Scientists believe that of the different γ complexes that exist in vivo, some are tuned for Notch, some for APP, some to yet other substrates. This tuning probably happens during the assembly phase, implying that there must be regulation at this level. Christoph Kaether, formerly of Haass’ group and now at the Leibniz Institute for Age Research in Jena, Germany, studies where in the cell the complex is put together, and what other proteins control this process. Prior work in this area has established that the complex fully assembles in the ER, where Aph-1 and nicastrin first get together, stabilize presenilin, and finally are joined by Pen-2. The complete complex then leaves the ER, moving through the TGN and up to the cell membrane, where it later becomes endocytosed and degraded. A recent study answered, at least in cultured cells, if not yet for neurons in vivo, the longstanding debate about where in the cell γ-secretase is active. It showed that the complex does not begin to be active until it has reached the cell membrane. Cleavage then occurs there, in endosomes, and also in lysosomes, Kaether said (Kaether et al., 2006). This finding ties into an emerging line of thought about dysregulation of endocytosis and autophagy in early AD.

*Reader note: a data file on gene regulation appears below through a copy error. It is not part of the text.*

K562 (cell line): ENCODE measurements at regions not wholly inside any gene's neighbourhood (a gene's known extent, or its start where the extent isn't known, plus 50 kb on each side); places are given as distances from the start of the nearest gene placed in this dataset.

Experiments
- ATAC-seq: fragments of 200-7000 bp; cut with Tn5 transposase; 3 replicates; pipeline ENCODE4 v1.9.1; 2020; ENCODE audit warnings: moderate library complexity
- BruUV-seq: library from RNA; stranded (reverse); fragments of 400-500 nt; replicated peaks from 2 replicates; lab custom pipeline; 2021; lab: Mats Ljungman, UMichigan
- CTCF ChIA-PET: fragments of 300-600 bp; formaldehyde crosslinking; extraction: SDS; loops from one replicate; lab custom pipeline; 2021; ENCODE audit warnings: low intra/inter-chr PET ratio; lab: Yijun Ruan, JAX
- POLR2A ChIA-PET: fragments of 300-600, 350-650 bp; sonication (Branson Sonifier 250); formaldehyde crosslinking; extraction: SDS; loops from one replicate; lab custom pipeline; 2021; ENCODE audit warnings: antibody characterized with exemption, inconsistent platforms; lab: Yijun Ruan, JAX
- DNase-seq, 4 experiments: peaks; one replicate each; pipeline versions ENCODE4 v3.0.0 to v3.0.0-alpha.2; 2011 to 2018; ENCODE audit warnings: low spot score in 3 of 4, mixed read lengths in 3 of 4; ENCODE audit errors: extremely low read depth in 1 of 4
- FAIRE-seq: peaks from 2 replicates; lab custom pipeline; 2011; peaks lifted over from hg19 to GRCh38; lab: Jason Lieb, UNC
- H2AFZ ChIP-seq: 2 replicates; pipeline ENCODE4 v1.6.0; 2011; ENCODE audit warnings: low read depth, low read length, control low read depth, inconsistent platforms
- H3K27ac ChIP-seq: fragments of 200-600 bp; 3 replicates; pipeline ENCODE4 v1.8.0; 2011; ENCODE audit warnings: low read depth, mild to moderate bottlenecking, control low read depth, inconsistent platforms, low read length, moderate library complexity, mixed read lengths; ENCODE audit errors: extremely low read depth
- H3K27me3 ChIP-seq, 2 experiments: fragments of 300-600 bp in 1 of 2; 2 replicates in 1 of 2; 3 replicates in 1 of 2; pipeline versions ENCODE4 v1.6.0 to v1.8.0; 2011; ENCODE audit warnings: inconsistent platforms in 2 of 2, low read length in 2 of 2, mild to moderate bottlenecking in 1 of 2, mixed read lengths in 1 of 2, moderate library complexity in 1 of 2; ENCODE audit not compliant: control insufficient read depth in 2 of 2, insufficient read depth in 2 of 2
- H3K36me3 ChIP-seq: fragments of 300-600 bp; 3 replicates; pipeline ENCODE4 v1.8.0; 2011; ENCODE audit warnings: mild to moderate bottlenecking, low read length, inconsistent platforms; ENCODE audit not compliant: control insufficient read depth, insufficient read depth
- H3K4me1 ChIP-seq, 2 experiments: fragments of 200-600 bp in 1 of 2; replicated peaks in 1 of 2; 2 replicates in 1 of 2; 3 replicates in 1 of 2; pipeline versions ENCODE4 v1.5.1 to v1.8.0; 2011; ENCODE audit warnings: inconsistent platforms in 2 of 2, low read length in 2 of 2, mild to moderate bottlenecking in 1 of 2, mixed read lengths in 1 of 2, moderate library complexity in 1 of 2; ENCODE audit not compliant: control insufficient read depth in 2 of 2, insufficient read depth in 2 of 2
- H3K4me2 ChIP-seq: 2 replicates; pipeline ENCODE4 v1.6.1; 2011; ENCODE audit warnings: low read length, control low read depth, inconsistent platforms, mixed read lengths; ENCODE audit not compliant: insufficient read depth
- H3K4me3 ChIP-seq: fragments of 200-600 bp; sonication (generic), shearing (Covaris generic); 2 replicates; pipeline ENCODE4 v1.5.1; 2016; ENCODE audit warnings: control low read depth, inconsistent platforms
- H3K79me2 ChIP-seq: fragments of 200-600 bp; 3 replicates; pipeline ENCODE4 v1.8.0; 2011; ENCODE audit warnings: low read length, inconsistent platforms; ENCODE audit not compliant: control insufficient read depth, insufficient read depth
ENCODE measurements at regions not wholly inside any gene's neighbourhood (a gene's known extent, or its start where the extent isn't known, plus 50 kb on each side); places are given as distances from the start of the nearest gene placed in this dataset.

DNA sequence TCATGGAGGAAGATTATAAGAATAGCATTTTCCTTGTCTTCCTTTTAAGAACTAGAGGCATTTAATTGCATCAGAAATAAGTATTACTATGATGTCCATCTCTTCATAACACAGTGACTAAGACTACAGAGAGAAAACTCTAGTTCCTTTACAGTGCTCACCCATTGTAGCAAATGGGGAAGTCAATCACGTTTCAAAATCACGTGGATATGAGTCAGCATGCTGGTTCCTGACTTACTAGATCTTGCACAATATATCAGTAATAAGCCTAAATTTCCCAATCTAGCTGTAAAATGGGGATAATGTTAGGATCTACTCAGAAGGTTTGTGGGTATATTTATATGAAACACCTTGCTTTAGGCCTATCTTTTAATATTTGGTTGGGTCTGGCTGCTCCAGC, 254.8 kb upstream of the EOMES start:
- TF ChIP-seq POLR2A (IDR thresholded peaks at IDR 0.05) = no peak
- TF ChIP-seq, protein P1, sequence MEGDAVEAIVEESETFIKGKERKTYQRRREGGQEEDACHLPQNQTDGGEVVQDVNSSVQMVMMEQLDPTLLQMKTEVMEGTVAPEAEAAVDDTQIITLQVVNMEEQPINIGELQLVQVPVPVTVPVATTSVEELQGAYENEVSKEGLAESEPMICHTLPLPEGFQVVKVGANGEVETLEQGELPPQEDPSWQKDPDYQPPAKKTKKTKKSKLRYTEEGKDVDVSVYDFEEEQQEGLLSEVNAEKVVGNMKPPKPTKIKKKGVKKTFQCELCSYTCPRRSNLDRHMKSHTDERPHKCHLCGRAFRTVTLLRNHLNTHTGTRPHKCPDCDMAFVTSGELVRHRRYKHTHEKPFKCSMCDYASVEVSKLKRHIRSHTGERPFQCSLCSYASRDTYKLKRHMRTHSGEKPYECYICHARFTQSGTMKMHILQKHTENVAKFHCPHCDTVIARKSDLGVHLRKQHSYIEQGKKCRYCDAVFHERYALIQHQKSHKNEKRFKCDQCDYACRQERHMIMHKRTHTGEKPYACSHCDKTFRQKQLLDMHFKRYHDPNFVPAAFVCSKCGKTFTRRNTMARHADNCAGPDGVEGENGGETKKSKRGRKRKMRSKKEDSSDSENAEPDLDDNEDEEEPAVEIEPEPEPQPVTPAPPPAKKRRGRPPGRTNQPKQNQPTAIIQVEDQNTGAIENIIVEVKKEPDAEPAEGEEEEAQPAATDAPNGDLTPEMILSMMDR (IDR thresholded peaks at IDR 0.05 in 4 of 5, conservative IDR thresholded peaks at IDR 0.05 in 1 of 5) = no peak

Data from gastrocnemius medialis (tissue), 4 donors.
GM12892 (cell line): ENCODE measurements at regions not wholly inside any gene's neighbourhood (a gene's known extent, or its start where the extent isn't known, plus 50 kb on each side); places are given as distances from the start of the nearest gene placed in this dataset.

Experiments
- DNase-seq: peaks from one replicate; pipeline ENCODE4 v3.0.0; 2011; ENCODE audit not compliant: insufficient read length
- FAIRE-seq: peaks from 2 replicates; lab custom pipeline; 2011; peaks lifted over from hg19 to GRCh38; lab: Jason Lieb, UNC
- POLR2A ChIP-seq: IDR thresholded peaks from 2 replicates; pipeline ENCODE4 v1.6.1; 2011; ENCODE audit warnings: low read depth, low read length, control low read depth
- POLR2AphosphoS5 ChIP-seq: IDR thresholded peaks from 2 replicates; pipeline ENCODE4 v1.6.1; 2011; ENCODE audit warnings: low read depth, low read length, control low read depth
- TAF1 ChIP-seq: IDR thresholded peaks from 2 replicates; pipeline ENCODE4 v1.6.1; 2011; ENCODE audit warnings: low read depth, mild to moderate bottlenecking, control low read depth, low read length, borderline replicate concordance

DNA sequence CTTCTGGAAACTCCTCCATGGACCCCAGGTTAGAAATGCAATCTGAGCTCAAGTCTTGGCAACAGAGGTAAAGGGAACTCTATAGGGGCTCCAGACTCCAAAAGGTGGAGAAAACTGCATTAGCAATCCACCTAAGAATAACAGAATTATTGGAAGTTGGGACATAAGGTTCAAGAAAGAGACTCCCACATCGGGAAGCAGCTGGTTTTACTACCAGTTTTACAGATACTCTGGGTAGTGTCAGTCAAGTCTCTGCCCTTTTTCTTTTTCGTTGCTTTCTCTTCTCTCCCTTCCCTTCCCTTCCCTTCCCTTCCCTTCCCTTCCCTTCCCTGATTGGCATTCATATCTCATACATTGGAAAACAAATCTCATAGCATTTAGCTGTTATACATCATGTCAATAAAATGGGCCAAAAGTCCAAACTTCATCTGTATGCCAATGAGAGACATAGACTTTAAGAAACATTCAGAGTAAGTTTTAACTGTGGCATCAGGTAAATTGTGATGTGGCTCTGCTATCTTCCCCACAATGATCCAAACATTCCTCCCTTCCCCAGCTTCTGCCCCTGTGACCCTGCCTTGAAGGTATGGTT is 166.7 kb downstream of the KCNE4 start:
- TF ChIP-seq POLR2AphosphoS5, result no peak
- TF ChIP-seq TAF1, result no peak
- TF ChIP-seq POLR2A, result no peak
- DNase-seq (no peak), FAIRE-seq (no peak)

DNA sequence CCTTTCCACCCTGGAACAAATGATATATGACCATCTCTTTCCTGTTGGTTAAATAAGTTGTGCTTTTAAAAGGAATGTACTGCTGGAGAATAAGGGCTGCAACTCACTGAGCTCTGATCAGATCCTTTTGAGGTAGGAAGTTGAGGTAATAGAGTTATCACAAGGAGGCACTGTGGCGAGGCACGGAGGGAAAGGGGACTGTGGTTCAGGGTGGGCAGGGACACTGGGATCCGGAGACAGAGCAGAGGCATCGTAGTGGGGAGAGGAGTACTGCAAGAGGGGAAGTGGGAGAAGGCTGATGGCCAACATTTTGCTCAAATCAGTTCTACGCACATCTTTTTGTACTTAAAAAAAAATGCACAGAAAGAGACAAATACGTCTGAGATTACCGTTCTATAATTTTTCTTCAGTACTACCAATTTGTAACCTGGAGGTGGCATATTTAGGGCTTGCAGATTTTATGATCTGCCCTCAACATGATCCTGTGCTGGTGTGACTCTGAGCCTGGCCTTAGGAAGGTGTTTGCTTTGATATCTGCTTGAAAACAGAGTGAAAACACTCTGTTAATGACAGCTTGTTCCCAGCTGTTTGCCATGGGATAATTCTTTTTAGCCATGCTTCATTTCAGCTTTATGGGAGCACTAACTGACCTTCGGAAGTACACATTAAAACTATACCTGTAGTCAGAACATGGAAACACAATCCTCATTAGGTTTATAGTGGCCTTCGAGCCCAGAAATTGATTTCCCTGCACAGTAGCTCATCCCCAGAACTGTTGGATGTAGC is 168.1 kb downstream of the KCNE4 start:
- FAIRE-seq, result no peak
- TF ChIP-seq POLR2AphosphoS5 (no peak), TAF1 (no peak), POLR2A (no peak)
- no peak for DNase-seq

Assembly in the ER is a characteristic the γ-secretase complex has in common with channels, Kaether said. They, too, are made up of subunits that each have an ER retention signal on them, and this signal becomes masked once the subunits have clicked together and are ready to “move up” to the plasma membrane. Surface proteins such as the acetylcholine receptor and B and T cell receptors also fall into this class.
At the Eibsee, Kaether outlined new work detailing retention/retrieval signals in the complex components, as well as additional proteins, which together govern this process. Kaether found two such signals, one in PS1’s C-terminus and one in Pen-2’s first transmembrane domain. A trafficking protein recognizing these signals might be Rer1, the human homolog of a small yeast protein known to retain unassembled proteins in the ER (Sato et al., 2003). Kaether and colleagues found that human Rer1 resides in ER and Golgi, where it binds to the retention signal in Pen-2. Rer1 limits the rate of γ-secretase assembly. The scientists propose that Rer1 cycles between the ER and the Golgi, where it traps unassembled Pen-2 that has escaped from the ER and returns it. Completion of the complex masks the Pen-2 retention signal, and the complex can slip past Rer1’s surveillance in the Golgi. (For more on APP trafficking, see Walter and Lichtenthaler talks.)